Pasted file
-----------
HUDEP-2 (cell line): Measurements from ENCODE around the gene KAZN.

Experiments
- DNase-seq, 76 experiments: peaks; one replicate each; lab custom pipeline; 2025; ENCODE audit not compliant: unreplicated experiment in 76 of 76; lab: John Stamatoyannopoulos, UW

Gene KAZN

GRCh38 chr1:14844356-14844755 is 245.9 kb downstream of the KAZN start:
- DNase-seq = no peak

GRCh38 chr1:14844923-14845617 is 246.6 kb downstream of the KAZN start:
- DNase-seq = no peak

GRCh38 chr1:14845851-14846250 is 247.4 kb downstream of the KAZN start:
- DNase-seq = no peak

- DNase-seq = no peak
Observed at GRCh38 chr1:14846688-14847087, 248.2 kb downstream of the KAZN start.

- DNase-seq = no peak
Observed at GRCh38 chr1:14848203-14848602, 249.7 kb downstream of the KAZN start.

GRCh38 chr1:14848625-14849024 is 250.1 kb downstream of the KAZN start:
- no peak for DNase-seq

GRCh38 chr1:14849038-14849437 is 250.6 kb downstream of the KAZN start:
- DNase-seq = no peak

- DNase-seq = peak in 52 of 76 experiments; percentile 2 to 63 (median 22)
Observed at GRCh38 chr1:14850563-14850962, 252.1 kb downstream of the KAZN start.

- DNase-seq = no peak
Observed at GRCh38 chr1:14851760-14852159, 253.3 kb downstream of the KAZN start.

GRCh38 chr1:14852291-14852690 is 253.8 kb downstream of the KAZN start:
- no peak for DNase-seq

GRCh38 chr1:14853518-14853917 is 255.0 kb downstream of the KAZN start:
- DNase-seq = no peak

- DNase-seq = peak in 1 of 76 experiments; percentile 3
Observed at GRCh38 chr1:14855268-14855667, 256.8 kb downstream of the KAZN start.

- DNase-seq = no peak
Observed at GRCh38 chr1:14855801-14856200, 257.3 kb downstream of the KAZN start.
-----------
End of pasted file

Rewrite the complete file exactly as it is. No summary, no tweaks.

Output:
HUDEP-2 (cell line): Measurements from ENCODE around the gene KAZN.

Experiments
- DNase-seq, 76 experiments: peaks; one replicate each; lab custom pipeline; 2025; ENCODE audit not compliant: unreplicated experiment in 76 of 76; lab: John Stamatoyannopoulos, UW

Gene KAZN

GRCh38 chr1:14844356-14844755 is 245.9 kb downstream of the KAZN start:
- DNase-seq = no peak

GRCh38 chr1:14844923-14845617 is 246.6 kb downstream of the KAZN start:
- DNase-seq = no peak

GRCh38 chr1:14845851-14846250 is 247.4 kb downstream of the KAZN start:
- DNase-seq = no peak

- DNase-seq = no peak
Observed at GRCh38 chr1:14846688-14847087, 248.2 kb downstream of the KAZN start.

- DNase-seq = no peak
Observed at GRCh38 chr1:14848203-14848602, 249.7 kb downstream of the KAZN start.

GRCh38 chr1:14848625-14849024 is 250.1 kb downstream of the KAZN start:
- no peak for DNase-seq

GRCh38 chr1:14849038-14849437 is 250.6 kb downstream of the KAZN start:
- DNase-seq = no peak

- DNase-seq = peak in 52 of 76 experiments; percentile 2 to 63 (median 22)
Observed at GRCh38 chr1:14850563-14850962, 252.1 kb downstream of the KAZN start.

- DNase-seq = no peak
Observed at GRCh38 chr1:14851760-14852159, 253.3 kb downstream of the KAZN start.

GRCh38 chr1:14852291-14852690 is 253.8 kb downstream of the KAZN start:
- no peak for DNase-seq

GRCh38 chr1:14853518-14853917 is 255.0 kb downstream of the KAZN start:
- DNase-seq = no peak

- DNase-seq = peak in 1 of 76 experiments; percentile 3
Observed at GRCh38 chr1:14855268-14855667, 256.8 kb downstream of the KAZN start.

- DNase-seq = no peak
Observed at GRCh38 chr1:14855801-14856200, 257.3 kb downstream of the KAZN start.